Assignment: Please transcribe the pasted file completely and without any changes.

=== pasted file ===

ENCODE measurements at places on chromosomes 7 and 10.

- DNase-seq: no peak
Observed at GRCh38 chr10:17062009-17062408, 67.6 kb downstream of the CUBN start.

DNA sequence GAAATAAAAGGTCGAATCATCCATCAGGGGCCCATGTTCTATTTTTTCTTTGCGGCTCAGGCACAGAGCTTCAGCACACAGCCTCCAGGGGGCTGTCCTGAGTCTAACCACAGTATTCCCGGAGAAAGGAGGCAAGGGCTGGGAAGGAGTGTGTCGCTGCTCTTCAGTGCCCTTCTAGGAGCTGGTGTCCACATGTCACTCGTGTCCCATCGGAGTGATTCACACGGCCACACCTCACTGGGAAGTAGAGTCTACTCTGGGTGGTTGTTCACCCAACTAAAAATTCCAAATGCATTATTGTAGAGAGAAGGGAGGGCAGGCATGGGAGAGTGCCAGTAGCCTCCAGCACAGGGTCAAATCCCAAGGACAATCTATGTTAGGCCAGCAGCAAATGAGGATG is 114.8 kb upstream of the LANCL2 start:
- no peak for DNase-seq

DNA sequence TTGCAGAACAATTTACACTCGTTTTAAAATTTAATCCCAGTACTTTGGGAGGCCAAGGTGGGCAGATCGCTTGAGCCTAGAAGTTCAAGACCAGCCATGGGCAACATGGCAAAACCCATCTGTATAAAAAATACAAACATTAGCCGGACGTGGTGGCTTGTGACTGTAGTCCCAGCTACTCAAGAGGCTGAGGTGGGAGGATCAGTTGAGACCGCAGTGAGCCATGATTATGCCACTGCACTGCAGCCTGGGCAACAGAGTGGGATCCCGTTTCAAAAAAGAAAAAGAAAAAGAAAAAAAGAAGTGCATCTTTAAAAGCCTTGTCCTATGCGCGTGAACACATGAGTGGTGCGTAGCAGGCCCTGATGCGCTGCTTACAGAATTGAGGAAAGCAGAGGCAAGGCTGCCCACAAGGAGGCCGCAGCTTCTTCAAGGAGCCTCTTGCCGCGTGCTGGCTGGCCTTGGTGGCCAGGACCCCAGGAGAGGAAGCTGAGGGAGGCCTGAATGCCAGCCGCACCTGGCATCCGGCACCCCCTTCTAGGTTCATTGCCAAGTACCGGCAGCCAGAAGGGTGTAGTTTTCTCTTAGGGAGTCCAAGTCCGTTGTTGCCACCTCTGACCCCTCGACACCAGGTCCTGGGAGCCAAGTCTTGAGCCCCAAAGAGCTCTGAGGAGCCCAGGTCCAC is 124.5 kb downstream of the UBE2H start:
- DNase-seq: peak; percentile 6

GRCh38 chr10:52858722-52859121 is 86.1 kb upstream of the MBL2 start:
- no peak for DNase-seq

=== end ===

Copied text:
ENCODE measurements at places on chromosomes 7 and 10.

- DNase-seq: no peak
Observed at GRCh38 chr10:17062009-17062408, 67.6 kb downstream of the CUBN start.

DNA sequence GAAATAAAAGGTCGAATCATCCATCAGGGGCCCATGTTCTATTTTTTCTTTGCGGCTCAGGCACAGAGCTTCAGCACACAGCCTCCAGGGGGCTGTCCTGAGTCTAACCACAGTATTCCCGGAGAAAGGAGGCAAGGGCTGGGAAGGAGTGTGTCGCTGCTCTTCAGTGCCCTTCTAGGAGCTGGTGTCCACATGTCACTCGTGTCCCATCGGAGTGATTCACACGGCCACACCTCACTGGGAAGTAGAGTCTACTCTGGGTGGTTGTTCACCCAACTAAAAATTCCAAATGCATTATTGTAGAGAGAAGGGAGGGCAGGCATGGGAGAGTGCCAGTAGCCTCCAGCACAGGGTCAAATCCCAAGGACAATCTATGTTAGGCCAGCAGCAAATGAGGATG is 114.8 kb upstream of the LANCL2 start:
- no peak for DNase-seq

DNA sequence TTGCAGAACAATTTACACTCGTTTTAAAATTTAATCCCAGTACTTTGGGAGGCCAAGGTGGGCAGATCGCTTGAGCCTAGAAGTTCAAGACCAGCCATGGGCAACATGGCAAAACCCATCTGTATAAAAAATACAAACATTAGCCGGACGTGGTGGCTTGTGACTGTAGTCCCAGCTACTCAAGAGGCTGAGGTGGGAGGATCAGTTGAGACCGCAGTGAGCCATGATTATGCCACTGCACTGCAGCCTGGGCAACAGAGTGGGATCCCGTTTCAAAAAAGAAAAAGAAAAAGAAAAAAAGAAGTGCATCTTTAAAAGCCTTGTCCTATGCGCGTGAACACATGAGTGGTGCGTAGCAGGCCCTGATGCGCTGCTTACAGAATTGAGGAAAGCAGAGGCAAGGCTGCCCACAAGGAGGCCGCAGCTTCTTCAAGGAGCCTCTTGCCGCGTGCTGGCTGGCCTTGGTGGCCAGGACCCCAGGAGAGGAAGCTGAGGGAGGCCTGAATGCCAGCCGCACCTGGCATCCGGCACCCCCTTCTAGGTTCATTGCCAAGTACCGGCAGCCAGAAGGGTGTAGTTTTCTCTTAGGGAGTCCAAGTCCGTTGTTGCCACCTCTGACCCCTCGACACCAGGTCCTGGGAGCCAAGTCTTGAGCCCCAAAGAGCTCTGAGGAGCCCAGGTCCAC is 124.5 kb downstream of the UBE2H start:
- DNase-seq: peak; percentile 6

GRCh38 chr10:52858722-52859121 is 86.1 kb upstream of the MBL2 start:
- no peak for DNase-seq